Voidable Transactions (was Fraudulent Transfer and Fraudulent Conveyances) - Used where title has been transferred to a third-party.

 

 

OPINIONS -- Interesting opinions in creditor-debtor law.

 

Debtor Examinations

     Kyne v. Eustice, 215 Cal.App.2d 627, 30 Cal.Rptr. 391 (1963).

Garnishment/Wage Exemptions

     In re Foster, 556 B.R. 233 (Bk.E.D.Va., 2016).

Trusts

     Church Joint Venture, L.P. v. Blasingame, 2020 WL 284527 (6th Cir., Jan. 21, 2020).

 

LAGNIAPPE - A potpourri of stuff.

 

OTHER INFORMATIONAL WEBSITES

BY JAY ADKISSON

 

  • Jay Adkisson - More about Jay D. Adkisson, background, books, articles, speaking appearances.

 

  • Captive Insurance - Licensed insurance companies formed by the parent organization to handle the insurance and risk management needs of the business.

 

  • Asset Protection - The all-time best-selling book on asset protection planning by Jay Adkisson and Chris Riser.

 

  • Voidable Transactions - Discussion of the Uniform Voidable Transactions Act (a/k/a 2014 Revision of the Uniform Fraudulent Transfers Act) and fraudulent transfer law in general.

 

  • Private Retirement Plans - An exploration of a unique creditor exemption allowed under California law which can be very beneficial but is often misused.

 

  • Charging Orders - The confusing remedy against a debtor's interest in an LLC or partnership is explained in reference to the Uniform Partnership Act, the Uniform Limited Partnership Act, and the Uniform Limited Liability Company Act.

 

  • Protected Series - An examination of the single most complex statutory legal structure yet created, with particular reference to the Uniform Protected Series Act of 2017.

 

  • California Enforcement of Judgments Law - Considers the topic of judgment enforcement in California, including the California Enforcement of Judgments Law and other laws related to California creditor-debtor issues.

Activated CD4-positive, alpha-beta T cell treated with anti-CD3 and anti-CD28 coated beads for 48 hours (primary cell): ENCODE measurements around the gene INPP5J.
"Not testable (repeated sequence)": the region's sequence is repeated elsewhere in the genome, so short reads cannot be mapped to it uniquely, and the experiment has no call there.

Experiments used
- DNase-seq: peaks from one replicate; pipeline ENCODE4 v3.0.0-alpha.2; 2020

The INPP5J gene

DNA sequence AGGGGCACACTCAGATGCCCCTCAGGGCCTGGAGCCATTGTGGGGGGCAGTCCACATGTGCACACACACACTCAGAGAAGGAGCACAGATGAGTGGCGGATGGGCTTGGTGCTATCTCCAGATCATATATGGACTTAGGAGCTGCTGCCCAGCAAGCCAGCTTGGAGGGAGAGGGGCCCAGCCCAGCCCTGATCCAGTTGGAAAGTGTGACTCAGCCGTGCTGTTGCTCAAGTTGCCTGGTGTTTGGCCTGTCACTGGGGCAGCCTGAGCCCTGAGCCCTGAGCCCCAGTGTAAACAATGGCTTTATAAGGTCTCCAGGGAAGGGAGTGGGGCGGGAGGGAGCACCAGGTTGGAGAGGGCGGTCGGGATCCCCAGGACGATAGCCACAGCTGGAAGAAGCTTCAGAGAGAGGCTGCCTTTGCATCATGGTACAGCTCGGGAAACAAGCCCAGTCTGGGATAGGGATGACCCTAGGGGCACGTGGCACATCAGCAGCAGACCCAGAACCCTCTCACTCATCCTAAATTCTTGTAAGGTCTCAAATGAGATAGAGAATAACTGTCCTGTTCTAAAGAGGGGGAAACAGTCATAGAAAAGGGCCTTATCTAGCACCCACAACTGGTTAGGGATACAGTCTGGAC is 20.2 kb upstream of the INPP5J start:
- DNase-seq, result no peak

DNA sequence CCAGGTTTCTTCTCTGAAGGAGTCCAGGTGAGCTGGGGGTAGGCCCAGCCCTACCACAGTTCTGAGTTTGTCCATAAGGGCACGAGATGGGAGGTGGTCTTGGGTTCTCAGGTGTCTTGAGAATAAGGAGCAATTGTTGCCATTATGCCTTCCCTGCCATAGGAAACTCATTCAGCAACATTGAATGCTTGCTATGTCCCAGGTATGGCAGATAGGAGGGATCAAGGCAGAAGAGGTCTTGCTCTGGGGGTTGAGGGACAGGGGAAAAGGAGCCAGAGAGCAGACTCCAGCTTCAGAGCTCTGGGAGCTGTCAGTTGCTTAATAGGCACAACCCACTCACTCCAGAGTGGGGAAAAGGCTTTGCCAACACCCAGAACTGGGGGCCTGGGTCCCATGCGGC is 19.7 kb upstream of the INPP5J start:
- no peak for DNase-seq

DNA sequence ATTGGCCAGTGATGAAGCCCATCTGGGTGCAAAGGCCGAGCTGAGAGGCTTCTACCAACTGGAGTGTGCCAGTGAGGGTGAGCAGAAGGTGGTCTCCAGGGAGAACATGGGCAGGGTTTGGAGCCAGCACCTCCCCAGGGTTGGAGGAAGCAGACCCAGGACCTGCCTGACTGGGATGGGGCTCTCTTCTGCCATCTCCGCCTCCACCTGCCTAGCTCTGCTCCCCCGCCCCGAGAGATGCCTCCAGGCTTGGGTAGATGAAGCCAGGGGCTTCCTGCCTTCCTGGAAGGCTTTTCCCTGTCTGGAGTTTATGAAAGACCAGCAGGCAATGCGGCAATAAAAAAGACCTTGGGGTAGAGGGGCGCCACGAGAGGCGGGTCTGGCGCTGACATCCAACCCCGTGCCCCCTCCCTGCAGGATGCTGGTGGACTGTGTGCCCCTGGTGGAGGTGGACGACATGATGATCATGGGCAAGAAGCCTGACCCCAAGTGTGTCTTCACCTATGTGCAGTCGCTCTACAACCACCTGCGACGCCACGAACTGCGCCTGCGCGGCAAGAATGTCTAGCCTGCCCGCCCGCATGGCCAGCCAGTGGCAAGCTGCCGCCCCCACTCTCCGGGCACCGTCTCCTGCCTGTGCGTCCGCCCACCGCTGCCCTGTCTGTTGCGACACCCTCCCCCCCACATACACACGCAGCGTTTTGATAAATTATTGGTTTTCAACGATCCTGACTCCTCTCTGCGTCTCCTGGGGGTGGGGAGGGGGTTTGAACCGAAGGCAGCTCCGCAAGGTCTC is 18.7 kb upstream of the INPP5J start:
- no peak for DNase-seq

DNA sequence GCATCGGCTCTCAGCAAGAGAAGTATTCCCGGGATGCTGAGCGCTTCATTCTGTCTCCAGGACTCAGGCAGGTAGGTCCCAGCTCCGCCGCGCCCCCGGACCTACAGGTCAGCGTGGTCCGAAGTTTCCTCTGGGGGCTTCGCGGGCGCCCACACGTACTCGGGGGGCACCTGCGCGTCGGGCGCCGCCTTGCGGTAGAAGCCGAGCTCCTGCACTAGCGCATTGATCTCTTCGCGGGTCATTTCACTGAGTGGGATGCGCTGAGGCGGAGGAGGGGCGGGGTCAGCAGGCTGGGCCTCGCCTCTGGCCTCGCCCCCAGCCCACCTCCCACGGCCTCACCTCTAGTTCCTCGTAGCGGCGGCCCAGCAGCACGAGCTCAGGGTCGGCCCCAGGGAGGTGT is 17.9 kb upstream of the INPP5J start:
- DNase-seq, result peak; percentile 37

• Anti-SLAPP Laws - A collection of and commentary about Anti-SLAPP laws and significant court decisions on the subject within the United States, with special California Anti-SLAPP section.

 

Contact Jay Adkisson:

 

Phone: 702-953-9617     Fax: 877-698-0678     jay [at] jayad.com

 

Unless a dire emergency, please send me an e-mail first in lieu of calling to set up a telephone appointment for a date an time certain.

 

Las Vegas Office: 6671 S. Las Vegas Blvd., Suite 210, Las Vegas, NV 89119, Ph: 702-953-9617, Fax: 877-698-0678. By appointment only.

 

Newport Beach Office: 100 Bayview Circle, Suite 210, Newport Beach, California 92660. Ph: 949-200-7773, Fax: 877-698-0678. By appointment only.

 

Social Media Contact: Twitter and LinkedIn

 

Admitted to practice law in Arizona, California, Nevada, Oklahoma and Texas

 

© 2020 by Jay D. Adkisson. All Rights Reserved. No claim to original government works. The information contained in this website is for general educational purposes only, does not constitute any legal advice or opinion, and should not be relied upon in relation to particular cases. Use this information at your own peril; it is no substitute for the legal advice or opinion of an attorney licensed to practice law in the appropriate jurisdiction. This site https://creditordebtor.com  Contact Jay Adkisson by phone to 702-953-9617, by fax to 877-698-0678, or by e-mail to jay [at] creditordebtor.com